The lateral collateral ligament is one of the four main ligaments that stabilize the knee. The collateral ligaments allow us to move our knee sideways within normal range. The lateral collateral ligament is located on the outside of the knee and connects the thighbone with the lower leg bone called the fibula. It restrains the knee from excessive bending outward. An isolated tear of the lateral collateral ligament is a relatively rare injury, accounting for only 2-8% of all knee ligament injuries. However, a lateral collateral ligament tear is rarely injured in isolation. It usually occurs along with a tear of the ACL or another knee ligament. Note that the lateral collateral ligament is also called the fibular collateral ligament (FCL).
Most lateral collateral ligament (LCL) tears occur as a result of a direct blow to the inside of the knee from such as sports as football, soccer and skiing. The force of the impact can cause the ligament to stretch or tear on the outside of the knee. In some cases, the ligament may be completely torn in two. The lateral collateral ligament can also tear as a part of a larger injury in which other ligaments from the knee are also torn – this is known as a multi-ligamentous knee injury which can be a very severe injury. Adjacent to the LCL are other smaller structures that work in conjunction to provide stability; together this complex is often known as the posterolateral corner (PLC).
Lateral collateral ligament tears can occur in high contact sports and sports that require high velocity pivoting and jumping like soccer and football.
- Pain and swelling on the outside of the knee
- Bruising and tenderness
- Difficulty walking or bearing weight on the affected leg
- Knee instability, particularly when trying to pivot or turn
- Feeling like the knee is “giving out”
Lateral collateral ligament tears are graded just like MCL tears.
- Grade 1: A mild ligament strain with small tears but no instability
- Grade 2: Partial tear with looseness, pain, tenderness and swelling on the inner side of the knee
- Grade 3: Complete tear is usually associated with other related injuries
Lateral collateral ligament tears are a challenge to diagnose. Left untreated they can lead to instability especially when they are part of multi-ligament knee injuries. Dr. Patel will review your medical history including when and how you injured your knee, and your symptoms. He will perform an orthopaedic exam testing your range of motion and other special stress tests and will order stress x-rays to view the bones dynamically and an MRI to evaluate soft tissues.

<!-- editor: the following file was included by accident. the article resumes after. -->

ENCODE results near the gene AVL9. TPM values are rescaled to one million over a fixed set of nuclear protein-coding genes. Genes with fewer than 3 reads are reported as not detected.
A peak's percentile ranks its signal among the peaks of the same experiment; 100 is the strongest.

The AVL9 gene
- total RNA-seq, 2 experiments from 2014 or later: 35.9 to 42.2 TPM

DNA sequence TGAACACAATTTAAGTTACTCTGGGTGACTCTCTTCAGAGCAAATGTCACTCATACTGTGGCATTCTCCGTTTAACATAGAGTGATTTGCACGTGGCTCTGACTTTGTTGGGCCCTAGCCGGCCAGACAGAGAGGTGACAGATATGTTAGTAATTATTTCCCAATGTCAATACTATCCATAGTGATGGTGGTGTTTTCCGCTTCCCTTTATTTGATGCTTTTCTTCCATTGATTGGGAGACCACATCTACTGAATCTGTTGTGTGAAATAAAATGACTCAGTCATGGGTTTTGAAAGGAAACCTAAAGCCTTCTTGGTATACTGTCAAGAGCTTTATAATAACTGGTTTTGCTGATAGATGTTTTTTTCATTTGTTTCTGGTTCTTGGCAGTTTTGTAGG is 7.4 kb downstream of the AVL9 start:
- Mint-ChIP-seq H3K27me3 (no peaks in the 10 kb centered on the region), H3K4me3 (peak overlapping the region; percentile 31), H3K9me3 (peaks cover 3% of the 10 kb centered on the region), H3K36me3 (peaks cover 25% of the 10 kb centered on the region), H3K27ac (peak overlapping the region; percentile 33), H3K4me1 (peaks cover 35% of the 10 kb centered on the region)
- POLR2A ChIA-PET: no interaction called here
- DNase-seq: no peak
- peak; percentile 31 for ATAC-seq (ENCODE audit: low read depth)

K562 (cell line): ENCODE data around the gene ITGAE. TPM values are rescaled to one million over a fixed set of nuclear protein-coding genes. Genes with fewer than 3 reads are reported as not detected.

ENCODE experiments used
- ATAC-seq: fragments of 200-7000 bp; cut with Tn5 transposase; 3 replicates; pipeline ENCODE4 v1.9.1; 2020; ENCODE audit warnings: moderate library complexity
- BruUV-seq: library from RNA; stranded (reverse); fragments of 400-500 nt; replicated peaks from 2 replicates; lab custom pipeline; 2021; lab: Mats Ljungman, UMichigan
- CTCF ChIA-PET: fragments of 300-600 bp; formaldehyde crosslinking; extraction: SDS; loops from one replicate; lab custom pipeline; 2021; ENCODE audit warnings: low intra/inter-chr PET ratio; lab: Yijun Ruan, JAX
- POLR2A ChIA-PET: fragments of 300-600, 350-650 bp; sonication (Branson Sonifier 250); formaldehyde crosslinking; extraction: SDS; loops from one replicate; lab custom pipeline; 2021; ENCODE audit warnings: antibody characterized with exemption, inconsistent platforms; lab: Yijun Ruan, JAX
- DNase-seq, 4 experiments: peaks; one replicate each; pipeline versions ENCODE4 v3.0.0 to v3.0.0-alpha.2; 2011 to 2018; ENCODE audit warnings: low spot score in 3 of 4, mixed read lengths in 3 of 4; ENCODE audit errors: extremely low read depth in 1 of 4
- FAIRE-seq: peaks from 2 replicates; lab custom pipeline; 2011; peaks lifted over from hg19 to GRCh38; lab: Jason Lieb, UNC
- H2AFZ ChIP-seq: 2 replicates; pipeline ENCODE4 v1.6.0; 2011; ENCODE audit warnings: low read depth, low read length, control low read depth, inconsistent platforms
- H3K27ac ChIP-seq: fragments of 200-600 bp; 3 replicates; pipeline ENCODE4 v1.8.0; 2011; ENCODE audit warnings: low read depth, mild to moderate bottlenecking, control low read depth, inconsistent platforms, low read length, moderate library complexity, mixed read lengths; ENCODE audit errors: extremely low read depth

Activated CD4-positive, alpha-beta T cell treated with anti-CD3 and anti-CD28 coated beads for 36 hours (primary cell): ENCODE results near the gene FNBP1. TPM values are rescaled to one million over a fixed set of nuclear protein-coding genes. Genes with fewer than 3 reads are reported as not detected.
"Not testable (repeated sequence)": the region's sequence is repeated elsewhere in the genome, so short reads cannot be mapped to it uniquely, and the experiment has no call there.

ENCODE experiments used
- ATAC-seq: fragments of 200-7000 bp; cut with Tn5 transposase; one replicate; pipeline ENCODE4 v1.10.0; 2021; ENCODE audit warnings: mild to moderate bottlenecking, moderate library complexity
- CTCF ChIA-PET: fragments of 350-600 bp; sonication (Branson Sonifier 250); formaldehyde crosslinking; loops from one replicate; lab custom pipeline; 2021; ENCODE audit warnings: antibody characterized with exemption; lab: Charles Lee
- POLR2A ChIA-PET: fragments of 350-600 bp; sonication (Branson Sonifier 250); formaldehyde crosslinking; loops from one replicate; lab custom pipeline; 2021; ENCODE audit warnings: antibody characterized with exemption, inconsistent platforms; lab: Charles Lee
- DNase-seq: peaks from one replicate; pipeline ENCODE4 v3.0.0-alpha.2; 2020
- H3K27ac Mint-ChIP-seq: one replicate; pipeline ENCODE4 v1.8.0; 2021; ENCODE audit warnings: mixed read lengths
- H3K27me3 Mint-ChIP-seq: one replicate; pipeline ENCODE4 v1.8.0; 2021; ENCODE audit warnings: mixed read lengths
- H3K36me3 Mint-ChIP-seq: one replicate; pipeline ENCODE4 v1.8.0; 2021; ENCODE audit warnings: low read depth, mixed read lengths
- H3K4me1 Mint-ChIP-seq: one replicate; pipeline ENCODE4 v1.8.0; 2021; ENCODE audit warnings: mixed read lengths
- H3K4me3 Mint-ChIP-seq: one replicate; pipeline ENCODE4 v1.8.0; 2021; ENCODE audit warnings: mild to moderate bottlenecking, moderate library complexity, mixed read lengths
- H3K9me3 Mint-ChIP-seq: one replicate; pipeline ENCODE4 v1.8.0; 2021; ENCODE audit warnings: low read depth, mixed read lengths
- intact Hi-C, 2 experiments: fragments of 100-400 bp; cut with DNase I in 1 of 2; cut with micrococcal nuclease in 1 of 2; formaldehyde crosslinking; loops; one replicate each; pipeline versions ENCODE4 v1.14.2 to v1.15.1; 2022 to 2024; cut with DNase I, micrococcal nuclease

Treatment options depend on the grade of the injury and whether there are associated injuries. Grades 1 & 2 lateral collateral ligament tears often heal with 4-12 weeks of conservative management including crutches for the first few weeks, a hinged knee brace, anti-inflammatory medications, icing and physical therapy.
Treatment for Grade 3 injuries where the ligament is torn off the bone will require ligament reconstruction vs repair, particularly when the lateral collateral ligament is injured along with other knee ligaments. Studies show that repairs are indicated in only very specific indications; otherwise, reconstruction is the surgery of choice. Ligament reconstruction of the lateral collateral ligament is an open surgical procedure under general anesthesia. The torn ligament is removed and replaced with a tissue graft.
It can take up to eight weeks to recovery completely after conservative management. Recovery from ligament reconstruction can take four to six months or more depending on the number of ligaments reconstructed. Return to play depends on the severity of the injury and associated injuries.
Dr. Ronak M. Patel is a double board-certified orthopaedic surgeon and sports medicine physician trained at Northwestern University and received a fellowship at the Cleveland Clinic. He specializes in the treatment of complex knee, shoulder and elbow injuries and degenerative conditions. Contact him to schedule a consultation to learn more about how he can help you return to the life you love and the activities that make life worth living. He serves teens and adults in Chicagoland and NW Indiana.
At a Glance
Ronak M. Patel M.D.
- Double Board-Certified, Fellowship-Trained Orthopaedic Surgeon
- Past Team Physician to the Cavaliers (NBA), Browns (NFL) and Guardians (MLB)
- Published over 49 publications and 10 book chapters
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